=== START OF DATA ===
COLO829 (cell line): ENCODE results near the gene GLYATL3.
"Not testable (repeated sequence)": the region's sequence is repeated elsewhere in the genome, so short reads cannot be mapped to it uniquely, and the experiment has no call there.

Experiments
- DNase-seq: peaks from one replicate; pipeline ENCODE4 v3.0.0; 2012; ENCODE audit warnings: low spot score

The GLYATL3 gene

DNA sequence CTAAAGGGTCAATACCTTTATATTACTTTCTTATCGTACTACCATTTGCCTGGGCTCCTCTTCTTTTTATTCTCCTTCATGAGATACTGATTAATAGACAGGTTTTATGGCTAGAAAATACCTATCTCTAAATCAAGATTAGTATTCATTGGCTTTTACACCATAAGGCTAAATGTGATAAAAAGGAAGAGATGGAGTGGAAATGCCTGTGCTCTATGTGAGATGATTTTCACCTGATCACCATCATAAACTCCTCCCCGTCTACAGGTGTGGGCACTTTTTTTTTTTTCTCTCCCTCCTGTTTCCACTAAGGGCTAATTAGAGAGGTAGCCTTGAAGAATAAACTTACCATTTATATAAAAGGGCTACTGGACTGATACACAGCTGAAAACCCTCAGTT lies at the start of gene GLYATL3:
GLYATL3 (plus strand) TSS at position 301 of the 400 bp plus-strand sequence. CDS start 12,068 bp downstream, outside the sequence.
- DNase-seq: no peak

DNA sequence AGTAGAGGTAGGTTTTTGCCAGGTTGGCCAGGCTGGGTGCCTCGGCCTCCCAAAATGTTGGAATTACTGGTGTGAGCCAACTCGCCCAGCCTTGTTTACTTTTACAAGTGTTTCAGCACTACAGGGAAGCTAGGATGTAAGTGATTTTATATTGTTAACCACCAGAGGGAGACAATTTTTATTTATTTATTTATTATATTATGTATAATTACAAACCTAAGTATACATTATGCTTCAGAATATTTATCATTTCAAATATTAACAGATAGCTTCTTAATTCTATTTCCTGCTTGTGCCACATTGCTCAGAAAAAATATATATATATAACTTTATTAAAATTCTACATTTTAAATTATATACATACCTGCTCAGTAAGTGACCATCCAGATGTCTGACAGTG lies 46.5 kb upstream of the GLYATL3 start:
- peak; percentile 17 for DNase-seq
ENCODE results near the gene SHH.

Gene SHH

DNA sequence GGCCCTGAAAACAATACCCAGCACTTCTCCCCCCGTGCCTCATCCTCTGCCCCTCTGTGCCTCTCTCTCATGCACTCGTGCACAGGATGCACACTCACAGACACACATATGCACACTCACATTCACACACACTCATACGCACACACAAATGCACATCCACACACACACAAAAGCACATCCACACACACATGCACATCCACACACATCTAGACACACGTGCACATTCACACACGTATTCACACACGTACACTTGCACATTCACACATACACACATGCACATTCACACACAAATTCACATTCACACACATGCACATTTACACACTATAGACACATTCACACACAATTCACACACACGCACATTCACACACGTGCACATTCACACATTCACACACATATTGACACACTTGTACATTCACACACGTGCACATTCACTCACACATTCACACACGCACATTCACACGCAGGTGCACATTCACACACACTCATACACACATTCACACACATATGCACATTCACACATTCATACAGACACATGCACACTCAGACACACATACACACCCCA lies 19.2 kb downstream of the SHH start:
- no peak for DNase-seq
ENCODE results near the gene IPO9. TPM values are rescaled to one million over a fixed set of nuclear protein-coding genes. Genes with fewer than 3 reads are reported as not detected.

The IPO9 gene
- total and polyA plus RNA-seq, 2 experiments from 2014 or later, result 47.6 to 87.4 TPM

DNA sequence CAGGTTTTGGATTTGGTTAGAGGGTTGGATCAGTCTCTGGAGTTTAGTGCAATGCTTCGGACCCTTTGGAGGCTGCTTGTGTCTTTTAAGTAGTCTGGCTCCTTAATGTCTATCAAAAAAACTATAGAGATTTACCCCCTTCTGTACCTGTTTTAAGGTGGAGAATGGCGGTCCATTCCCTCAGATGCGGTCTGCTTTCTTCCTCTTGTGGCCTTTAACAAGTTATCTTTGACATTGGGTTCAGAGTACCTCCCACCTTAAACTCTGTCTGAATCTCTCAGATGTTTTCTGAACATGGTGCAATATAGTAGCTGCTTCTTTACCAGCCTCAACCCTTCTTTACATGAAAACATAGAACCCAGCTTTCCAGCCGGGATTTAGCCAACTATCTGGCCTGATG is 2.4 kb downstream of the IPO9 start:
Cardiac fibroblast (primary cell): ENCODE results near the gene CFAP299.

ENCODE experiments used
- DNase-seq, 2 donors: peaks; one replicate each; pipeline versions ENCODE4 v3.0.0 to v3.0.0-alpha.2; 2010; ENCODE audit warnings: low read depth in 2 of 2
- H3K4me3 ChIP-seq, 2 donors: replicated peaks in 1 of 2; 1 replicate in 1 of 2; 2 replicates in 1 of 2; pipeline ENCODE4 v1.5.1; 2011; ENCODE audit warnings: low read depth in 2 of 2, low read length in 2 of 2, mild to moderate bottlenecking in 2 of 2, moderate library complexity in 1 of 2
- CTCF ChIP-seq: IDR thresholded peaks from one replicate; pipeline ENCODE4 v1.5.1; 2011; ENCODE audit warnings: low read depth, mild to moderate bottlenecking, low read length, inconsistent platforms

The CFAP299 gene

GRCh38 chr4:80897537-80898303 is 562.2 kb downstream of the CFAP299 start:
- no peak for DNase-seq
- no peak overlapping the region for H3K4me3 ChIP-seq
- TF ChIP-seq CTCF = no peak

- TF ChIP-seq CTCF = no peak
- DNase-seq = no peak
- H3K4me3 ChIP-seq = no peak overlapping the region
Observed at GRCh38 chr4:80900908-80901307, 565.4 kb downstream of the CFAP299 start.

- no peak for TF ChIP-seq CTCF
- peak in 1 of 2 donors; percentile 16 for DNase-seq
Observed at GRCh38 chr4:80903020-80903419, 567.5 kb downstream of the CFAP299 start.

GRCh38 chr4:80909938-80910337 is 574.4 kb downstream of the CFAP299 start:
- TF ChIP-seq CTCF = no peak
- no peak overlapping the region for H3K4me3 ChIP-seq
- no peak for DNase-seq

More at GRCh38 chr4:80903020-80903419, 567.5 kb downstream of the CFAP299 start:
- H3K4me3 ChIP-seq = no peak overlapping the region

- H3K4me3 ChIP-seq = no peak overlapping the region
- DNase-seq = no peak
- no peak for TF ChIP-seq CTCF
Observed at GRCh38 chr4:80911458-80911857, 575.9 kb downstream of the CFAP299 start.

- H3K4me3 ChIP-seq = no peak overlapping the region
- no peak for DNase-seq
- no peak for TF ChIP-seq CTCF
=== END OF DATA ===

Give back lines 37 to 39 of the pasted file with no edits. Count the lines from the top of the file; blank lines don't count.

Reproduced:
- TF ChIP-seq CTCF = no peak
- no peak overlapping the region for H3K4me3 ChIP-seq
- no peak for DNase-seq